Hi Nikibaldi, glad you enjoyed the lesson.
I’m not sure if I understand your question, but for playing the bass notes C & G on the fifth and sixth strings it’s probably wiser to stick to using your ring finger. You could always use your thumb to hold down notes on the sixth string, which is how I tend to do it when possible.
There are no rules, but try and consider the positions that require the least amount of movement.
Is that close?
I’ve been playing basic fingerpicking patterns for a while and am just starting to get interested in country picking and country blues. I love that Travis / Chet / Lenny sound with the 4, 5, and 6 strings damped, but man is it uncomfortable for my wrist. Of course, I’m just starting to try it out. Is this something that really requires a thumbpick, or can it be done without? Also, is it more comfortable for the hands with a thumbpick? Are you using one in the recordings? Thanks!!! Love your site. It’s an amazing resource.
Just to be clear, at the moment I’m trying to learn it without a thumbpick and have never tried using one before.
Thanks! It shouldn’t be uncomfortable on your wrist and it should move very little when you play. If it hurts you could do some damage to yourself. Make sure your wrist is relatively straight and your arm is relaxed, almost as if you were going to strum with a pick. To get the damping move your whole hand until the heel rests on the bottom strings, don’t bend at the wrist.
You don’t need a thumbpick to do any of this, in fact you’ll probably find it easier without one in the beginning. I’m using one on the recording, you’ll find the bass is a little more crisp and you get more volume, but it’s by no means a requirement.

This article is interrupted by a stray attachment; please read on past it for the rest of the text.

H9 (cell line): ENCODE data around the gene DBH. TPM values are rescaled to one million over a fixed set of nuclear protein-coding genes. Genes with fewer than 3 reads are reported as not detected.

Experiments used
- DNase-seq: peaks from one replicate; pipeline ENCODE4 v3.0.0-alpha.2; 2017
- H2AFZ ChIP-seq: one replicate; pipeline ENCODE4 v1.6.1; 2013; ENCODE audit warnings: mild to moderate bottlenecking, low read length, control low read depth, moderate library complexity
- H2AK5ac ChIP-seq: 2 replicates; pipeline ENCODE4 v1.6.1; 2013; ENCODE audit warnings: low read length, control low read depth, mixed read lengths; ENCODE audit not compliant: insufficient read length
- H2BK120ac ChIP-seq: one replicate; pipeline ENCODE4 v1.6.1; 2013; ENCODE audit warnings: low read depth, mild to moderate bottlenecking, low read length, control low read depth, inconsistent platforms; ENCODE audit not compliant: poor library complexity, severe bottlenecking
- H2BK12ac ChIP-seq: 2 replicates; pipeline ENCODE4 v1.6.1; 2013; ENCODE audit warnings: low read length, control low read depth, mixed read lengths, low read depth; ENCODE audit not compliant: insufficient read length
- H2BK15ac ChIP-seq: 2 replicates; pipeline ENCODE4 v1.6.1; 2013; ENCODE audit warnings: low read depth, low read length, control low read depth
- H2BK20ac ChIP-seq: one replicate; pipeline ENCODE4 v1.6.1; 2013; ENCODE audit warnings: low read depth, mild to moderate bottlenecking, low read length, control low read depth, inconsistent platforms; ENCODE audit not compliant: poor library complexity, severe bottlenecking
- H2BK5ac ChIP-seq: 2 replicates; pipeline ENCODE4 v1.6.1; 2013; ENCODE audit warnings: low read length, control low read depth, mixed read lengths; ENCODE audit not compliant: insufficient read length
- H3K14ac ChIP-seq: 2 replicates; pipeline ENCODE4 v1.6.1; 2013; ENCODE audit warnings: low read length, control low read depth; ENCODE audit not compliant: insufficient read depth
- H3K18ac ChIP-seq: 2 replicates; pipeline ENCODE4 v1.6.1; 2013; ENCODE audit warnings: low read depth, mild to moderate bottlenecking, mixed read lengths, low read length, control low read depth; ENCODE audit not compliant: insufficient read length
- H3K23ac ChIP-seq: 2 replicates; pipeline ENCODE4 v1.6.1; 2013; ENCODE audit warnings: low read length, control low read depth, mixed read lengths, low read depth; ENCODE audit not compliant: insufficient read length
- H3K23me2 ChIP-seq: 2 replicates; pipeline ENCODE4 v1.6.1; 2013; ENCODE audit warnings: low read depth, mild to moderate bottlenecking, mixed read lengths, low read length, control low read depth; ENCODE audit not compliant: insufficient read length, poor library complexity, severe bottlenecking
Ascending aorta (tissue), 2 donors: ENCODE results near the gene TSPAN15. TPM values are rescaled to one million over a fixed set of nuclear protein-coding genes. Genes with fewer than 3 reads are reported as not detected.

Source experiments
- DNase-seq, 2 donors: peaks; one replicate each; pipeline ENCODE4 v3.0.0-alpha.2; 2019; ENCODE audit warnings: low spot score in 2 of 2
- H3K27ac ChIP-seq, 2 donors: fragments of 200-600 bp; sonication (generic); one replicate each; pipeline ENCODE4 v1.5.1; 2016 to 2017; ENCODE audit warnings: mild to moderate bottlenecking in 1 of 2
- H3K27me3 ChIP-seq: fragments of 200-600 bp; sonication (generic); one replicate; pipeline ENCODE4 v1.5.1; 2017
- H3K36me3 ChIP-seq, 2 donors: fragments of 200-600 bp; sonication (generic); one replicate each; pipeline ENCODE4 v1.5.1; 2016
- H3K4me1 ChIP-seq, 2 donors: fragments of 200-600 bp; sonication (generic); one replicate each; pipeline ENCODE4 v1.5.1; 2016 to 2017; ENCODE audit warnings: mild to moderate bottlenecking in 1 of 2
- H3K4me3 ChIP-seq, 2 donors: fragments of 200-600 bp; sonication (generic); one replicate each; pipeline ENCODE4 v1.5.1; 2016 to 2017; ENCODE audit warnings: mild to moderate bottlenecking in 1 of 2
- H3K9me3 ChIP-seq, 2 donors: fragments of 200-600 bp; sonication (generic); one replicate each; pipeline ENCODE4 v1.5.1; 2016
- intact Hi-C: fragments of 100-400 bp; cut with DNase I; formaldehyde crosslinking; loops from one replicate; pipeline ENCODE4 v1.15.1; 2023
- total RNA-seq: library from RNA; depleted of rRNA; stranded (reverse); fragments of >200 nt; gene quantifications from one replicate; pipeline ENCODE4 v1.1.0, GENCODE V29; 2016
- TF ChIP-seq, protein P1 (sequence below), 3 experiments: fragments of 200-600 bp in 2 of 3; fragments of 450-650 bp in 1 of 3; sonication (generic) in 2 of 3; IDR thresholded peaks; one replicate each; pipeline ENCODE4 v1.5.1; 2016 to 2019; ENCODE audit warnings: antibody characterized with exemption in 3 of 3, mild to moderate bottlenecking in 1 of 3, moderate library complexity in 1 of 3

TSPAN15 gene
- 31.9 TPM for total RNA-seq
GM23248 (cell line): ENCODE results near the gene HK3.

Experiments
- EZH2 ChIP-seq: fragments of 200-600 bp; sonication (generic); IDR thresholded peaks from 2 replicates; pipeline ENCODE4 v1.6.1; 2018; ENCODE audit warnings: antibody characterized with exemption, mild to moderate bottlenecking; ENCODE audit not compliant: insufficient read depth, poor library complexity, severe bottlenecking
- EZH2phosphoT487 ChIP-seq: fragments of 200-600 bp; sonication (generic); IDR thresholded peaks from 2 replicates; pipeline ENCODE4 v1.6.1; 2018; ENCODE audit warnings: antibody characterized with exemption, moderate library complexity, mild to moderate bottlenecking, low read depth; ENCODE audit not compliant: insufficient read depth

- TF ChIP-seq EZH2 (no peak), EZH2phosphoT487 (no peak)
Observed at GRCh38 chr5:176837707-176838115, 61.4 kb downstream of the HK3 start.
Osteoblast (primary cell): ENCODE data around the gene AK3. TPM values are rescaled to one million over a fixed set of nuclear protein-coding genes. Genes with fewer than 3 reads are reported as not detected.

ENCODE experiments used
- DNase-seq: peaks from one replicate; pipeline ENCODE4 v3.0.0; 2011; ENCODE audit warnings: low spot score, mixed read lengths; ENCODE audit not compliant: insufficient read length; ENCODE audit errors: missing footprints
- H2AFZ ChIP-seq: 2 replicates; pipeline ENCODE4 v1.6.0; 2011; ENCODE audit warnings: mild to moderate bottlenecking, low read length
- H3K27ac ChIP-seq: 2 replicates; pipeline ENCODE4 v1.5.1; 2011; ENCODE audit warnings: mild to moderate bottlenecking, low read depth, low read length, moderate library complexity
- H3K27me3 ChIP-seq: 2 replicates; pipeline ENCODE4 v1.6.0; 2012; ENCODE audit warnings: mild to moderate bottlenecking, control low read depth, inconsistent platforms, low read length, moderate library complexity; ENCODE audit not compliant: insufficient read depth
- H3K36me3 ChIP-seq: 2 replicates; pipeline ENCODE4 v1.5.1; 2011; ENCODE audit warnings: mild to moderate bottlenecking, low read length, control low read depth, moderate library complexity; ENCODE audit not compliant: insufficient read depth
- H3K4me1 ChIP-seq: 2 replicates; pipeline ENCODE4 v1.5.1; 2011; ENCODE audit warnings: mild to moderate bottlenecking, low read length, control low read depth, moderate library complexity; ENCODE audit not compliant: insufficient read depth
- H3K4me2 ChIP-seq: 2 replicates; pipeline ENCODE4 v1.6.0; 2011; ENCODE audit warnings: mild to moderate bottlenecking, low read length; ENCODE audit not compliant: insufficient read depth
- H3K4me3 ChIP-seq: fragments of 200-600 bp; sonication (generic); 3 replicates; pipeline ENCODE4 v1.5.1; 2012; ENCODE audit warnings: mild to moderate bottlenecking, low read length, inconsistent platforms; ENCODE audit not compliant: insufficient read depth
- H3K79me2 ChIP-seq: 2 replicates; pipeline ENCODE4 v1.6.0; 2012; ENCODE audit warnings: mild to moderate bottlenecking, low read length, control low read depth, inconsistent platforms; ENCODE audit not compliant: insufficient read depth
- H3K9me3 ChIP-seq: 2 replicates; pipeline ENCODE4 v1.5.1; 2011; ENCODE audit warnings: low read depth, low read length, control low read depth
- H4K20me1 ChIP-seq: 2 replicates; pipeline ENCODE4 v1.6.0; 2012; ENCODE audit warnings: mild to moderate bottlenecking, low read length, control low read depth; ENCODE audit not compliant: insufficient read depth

Hope this helps,
Just on the note of a thumbpick, could you also use your thumbnail or would it be better to have a thumbpick?
Whatever works for you, thumbpick nail or the meat of your thumb.
You’ll get more volume and definition immediately with a thumbpick but it’s definitely your choice.
in the last excercise what do u mean by putting that T mark?
is it alternating the left ring ring finger between the 5th string and 6th string?
You got it, I guess the T is a little confusing since it normally means thumb.
This is a great website for anyone wanting to learn! I have searched for hours and finally found you! I have been playing the guitar over 40 years, mostly strumming and some picking w/pick. I have always wanted to learn to fingerpick but never found anything that started with the basics and here you are. Thank you, I’ve started at Lesson 7 and look forward to getting my thumb and fingers in shape.
Thank you very much
Robson, BC, Canada
Thanks Woody, best of luck!
lesson 7……..How do I save the the sound clips from the lessons so i can play it back at a slower tempo?
hey man, this is a great site! your explanations are clear and relevant. i’m just getting into fingerstyle blues and this is just the jam i need. looking forward to your next lesson. thanks for all the hard work.
a lot of thanks for your site,but one little remark…In the exercise 1
the sound accomplishment doesn’t correspond precisely with the TAB.(4th and 8th notes)